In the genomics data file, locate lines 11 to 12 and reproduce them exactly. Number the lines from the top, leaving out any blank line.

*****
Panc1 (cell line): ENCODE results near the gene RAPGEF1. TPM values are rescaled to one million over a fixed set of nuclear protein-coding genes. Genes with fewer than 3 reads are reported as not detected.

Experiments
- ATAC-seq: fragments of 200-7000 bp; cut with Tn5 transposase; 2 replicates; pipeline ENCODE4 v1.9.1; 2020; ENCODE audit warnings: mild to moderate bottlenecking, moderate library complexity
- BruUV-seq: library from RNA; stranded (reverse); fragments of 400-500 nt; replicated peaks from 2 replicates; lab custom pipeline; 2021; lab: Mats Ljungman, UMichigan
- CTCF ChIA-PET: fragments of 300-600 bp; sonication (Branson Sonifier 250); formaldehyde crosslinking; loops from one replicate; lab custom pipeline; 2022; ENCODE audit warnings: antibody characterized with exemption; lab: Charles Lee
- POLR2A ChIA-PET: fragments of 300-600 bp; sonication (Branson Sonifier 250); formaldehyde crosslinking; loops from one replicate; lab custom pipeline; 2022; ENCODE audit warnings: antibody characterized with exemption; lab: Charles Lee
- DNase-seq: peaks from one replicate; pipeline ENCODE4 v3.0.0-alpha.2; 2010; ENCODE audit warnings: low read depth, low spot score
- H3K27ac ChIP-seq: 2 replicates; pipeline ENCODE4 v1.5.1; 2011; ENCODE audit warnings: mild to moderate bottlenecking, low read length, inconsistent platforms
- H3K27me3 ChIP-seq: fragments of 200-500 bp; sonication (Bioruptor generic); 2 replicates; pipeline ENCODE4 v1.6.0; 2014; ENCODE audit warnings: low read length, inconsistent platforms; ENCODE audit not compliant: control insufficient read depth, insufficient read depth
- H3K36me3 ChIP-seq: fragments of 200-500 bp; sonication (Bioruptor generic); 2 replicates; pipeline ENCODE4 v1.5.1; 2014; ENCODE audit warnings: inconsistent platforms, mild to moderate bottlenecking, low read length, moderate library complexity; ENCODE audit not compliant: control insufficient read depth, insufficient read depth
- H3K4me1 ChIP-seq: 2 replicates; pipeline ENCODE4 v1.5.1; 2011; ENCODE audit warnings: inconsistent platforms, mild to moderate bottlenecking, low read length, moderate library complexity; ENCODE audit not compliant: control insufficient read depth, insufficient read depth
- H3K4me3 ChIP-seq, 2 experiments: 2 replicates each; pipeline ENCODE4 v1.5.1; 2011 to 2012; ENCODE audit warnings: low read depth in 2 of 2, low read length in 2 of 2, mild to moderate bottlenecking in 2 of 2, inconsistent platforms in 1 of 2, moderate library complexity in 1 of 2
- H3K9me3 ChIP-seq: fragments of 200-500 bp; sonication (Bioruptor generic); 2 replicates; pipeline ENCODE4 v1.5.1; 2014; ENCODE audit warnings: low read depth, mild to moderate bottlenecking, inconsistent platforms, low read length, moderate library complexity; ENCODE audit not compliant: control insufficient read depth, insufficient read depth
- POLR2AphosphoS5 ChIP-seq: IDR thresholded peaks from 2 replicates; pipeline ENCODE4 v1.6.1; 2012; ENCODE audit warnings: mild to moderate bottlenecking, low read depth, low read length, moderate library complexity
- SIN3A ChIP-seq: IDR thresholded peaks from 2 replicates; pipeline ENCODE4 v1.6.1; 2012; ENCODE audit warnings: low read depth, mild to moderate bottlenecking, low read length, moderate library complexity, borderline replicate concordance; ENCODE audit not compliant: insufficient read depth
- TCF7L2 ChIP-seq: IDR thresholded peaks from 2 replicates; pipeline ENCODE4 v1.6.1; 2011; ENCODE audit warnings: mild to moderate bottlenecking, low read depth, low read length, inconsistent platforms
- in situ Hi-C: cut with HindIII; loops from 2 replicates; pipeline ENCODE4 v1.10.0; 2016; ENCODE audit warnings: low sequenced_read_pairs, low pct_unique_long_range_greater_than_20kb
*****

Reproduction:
- H3K4me1 ChIP-seq: 2 replicates; pipeline ENCODE4 v1.5.1; 2011; ENCODE audit warnings: inconsistent platforms, mild to moderate bottlenecking, low read length, moderate library complexity; ENCODE audit not compliant: control insufficient read depth, insufficient read depth
- H3K4me3 ChIP-seq, 2 experiments: 2 replicates each; pipeline ENCODE4 v1.5.1; 2011 to 2012; ENCODE audit warnings: low read depth in 2 of 2, low read length in 2 of 2, mild to moderate bottlenecking in 2 of 2, inconsistent platforms in 1 of 2, moderate library complexity in 1 of 2